Dr. Mahdieh Allahviranloo’s research falls into three categories: modeling complex interconnected transportation and infrastructure networks, travel behavior analysis, and mobility pattern recognition. She studies new ways of integrating these three massively evolving domains to develop creative solutions to a variety of urban problems. Her research, which draws upon the novelty and simplicity of basic mathematical models and existing scientific concepts, addresses the most basic and fundamental question of what makes people travel and how they travel? Through the years, she has been able to creatively extend the scope of her research to and build strong collaborations with experts in a variety of domains from social science and sustainability to computer science and urban planners.
Allahviranloo is an Associate Professor in the Department of Civil Engineering at the City College of New York. She received a B.S. in Civil Engineering from the Sharif University of Technology, her M.S. in Transportation Engineering from the Iran University of Science and Technology, and her Ph.D. in Civil engineering from the University of California Irvine. Also, since September 2021, Allahviranloo has been working as a Visiting Academic for Amazon, where she works with highly skilled experts to solve large-scale logistic problems.
By studying human behavior, travel patterns, habits, demographic and econometric parameters, she has been able to make fundamental analyses to understand what infrastructures we need to fulfill the needs of city dwellers.
Because Allahviranloo researches human behavior and relates it to traveling patterns and habits, she has been able to make fundamental analyses to understand what infrastructures we need. She is mostly integrating econometrics models and the movement of people and cities with behavioral analysis.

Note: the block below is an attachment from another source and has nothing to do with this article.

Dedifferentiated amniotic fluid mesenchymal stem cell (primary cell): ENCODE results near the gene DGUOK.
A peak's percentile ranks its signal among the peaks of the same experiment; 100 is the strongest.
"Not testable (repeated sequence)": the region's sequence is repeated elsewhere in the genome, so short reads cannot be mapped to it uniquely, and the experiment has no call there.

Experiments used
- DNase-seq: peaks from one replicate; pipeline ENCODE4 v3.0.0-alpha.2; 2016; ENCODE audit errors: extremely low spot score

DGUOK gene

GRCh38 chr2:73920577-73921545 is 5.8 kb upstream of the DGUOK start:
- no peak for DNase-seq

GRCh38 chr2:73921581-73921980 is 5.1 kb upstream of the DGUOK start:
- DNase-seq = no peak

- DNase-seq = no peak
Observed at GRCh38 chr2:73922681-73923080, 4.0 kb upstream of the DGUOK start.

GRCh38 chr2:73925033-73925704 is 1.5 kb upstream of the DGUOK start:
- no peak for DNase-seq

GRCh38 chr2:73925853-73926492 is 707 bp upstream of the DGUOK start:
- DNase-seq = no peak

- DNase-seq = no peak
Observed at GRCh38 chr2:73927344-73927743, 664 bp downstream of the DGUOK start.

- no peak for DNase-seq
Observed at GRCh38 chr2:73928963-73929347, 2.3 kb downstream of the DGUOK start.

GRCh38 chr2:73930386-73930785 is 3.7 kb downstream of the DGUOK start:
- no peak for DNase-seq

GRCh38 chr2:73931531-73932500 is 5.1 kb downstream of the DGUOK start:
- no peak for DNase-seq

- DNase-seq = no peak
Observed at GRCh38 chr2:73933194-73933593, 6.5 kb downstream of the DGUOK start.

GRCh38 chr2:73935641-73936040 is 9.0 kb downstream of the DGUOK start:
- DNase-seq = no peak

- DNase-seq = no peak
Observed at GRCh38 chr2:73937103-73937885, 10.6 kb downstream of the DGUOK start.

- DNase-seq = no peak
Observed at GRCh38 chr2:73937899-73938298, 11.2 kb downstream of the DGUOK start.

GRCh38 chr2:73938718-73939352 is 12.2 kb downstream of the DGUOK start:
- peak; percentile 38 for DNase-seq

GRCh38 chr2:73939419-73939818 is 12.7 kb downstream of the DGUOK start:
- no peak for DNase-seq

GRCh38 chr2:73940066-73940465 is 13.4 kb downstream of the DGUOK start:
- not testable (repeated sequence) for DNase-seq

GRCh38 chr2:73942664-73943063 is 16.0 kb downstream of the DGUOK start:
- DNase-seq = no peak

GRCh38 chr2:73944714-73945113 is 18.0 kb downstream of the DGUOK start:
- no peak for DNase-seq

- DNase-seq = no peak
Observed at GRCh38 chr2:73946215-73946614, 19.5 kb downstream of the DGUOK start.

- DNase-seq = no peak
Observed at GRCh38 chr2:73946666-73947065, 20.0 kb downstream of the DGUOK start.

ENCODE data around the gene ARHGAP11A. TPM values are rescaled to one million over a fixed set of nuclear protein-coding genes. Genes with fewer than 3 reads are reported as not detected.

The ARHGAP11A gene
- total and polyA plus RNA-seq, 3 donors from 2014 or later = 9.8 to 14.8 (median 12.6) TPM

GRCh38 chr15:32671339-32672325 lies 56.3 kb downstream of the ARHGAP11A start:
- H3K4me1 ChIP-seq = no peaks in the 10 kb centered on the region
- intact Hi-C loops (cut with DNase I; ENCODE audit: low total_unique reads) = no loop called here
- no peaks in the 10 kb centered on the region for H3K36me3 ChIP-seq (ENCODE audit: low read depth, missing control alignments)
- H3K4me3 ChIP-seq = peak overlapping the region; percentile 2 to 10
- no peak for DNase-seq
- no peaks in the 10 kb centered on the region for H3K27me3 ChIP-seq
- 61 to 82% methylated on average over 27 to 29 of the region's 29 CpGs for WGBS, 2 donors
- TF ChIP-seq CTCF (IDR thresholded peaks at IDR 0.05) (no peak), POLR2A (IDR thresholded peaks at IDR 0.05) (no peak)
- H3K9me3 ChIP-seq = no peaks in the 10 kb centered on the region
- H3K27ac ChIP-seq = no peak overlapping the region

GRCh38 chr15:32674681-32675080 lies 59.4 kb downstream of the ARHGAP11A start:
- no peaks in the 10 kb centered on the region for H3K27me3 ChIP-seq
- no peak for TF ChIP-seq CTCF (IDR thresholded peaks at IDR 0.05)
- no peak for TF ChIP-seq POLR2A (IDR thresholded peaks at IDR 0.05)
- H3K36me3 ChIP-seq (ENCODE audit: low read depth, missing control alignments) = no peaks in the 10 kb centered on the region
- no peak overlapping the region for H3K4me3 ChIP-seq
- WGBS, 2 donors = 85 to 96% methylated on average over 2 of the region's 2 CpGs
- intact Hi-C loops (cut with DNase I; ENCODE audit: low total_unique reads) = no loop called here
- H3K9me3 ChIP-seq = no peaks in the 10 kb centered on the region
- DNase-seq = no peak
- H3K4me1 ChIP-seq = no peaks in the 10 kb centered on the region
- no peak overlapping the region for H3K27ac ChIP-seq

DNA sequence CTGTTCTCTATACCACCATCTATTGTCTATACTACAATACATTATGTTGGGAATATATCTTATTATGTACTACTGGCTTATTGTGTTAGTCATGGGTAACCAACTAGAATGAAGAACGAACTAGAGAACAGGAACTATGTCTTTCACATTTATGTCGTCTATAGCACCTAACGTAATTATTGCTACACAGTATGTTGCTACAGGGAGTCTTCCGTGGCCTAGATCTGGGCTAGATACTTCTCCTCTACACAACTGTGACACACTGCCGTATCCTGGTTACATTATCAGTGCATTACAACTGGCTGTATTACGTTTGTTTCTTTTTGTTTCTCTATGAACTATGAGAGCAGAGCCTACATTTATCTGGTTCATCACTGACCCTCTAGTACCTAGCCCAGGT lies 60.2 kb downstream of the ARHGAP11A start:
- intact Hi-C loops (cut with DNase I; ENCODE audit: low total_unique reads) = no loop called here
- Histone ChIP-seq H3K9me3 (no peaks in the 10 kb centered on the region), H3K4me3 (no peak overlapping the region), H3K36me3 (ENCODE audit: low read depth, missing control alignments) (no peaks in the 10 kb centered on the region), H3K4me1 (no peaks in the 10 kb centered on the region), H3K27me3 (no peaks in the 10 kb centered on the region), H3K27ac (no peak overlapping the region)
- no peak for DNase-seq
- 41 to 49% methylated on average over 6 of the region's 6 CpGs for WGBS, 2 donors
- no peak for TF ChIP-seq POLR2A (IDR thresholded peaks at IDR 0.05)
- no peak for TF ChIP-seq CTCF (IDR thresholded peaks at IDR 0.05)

Once we know how and why people are traveling, we can make forecasts which can help us with better designs.
She explores what kind of accessibility different cities have and what the cities have to offer people in terms of infrastructure. This allows her to see how the shape of the built environment of a city can impact activities. For example, in New York, we are more densely populated than many other cities, which means that the infrastructure must be very accommodating.
Museums, art galleries, schools, hospitals and everything is much denser here compared to other cities, so that makes people travel more than in other areas.
To get a more comprehensive view and understanding of travel, Allahviranloo studies cultural shifts in addition to people’s behavior to keep up with the evolution of infrastructure. Specifically, she said, since the pandemic, there has been a larger conversion to more virtual infrastructures than physical ones. This includes being able to pay someone to get your food rather than going to the grocery store or a restaurant yourself.
People are the driving reason for what’s happening around them. Cities are built for us to serve us. Any change in the behavior of the people is going to change, in the long term, the shape of the cities that we have. We are not sure to what extent our patterns during post-pandemic will be similar to pre-pandemic years? And this is something that planners are very interested to see.
Her funding is a mixture of internal funding as well as federal funds. Allahviranloo’s research could help us predict what infrastructure may look like in the future and provide solutions for how to improve networks for increased efficiency.
M’Niyah is a journalism major and psychology minor at CUNY Baruch College. In addition to writing for The RICC, she’s Managing Editor and contributor for Baruch’s award-winning Dollars & Sense Magazine. She writes for Baruch’s independent, student-run newspaper, The Ticker and has bylines in Daily Planet, a nonprofit news organization.